Isn’t that rude?
So thought Dr. Michael Curran Jr. ’71, ’74 watching President Obama address Congress in 2009. He couldn’t believe how many people were taking the opportunity to stay glued to their phones. Then he realized most of them were on social media, sharing their thoughts about the president.
The idea captured his attention, and from that moment on, he began to develop his ideas for how sharing information in real time could be a powerful tool for educators. He decided that Rider, where he has taught since 1991 in the business education program, needed a new course. Today, that course, "Social Media and Education," is perpetually oversubscribed, even as its curriculum evolves each semester alongside new technology.
One of the main things Curran likes to say about his use of technology is how it connects him with interesting people all over the world. But even long before social media, the simple idea of connection underscored every aspect of Curran’s career and his overall experience at Rider. Almost from the time he stepped onto Rider’s campus as an undergraduate in the 1960s, he began forging the relationships that shaped him into an enduring educator who has, in turn, influenced a couple generations of Rider students.
Curran received a bachelor’s and master’s from Rider and a doctorate from Temple University — all in business education. The mix of business and education was an easy fit for him. Growing up, he worked for his father’s insurance business in Levittown, Pa., during the summer, and expectations grew around the idea of him taking the business over one day. Ultimately, he says it wasn’t for him, and he chose instead to attend Rider — one of the most important connections he has ever made.
What do you see as the main benefits for educators who are avid users of technology?
Social media has leveled the playing field. I have students who interact directly and openly with teachers, supervisors, principals and superintendents. Educators in the field are learning and sharing every day within their professional learning networks (PLNs). In some cases, my students have been sought by administrators because of their presence on social media.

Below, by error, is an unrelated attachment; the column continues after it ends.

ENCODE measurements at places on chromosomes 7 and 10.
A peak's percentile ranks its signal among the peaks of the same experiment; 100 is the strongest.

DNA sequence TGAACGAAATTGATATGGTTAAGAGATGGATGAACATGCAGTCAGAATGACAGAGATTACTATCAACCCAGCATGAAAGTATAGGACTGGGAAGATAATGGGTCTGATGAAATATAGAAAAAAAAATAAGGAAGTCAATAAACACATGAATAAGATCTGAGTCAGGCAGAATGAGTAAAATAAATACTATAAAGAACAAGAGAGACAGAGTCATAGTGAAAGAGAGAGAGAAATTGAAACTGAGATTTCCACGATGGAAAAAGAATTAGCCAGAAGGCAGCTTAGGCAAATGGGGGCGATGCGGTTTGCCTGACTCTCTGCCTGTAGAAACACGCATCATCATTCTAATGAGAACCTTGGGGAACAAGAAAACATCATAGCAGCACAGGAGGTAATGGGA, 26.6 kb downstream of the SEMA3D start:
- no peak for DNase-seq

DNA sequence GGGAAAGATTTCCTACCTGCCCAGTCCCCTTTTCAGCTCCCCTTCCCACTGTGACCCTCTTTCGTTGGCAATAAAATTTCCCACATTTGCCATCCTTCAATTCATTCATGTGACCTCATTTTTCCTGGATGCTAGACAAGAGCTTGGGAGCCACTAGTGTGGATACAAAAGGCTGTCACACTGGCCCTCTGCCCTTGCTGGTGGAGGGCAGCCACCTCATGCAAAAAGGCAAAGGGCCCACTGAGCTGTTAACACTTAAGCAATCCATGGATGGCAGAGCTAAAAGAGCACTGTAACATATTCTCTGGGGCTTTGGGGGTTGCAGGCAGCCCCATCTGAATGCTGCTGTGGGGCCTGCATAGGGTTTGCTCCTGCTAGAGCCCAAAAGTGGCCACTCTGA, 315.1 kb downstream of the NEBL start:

What about the downsides?
Some educators choose not to participate in social media. My daughter Bonnie and my son Michael are school librarians/media specialists. Both are actively engaged in social media and serve as role models for their teachers. Some teachers are not interested and I think that is a tragedy. We can all share and learn from one another any time, any place.
You’ve been lucky to have many mentors and role models over your career. Is it luck or do you actively cultivate those relationships?
In my late teens I read Dale Carnegie’s book How to Win Friends and Influence People and was struck with his message of kindness, listening, paying attention to other people’s points of view and taking a genuine interest in others. Others respond in kind and relationships begin to build. I have been fortunate to work with many great mentors who positively influenced me.
You stress the lessons of professionalism in your class. Why is that particularly important for teachers?
Students may not remember the content of each lesson, but they will remember how they were treated and how they felt in class. My students understand that message. Students don’t learn from teachers they don’t respect and care about. Professionalism is very important.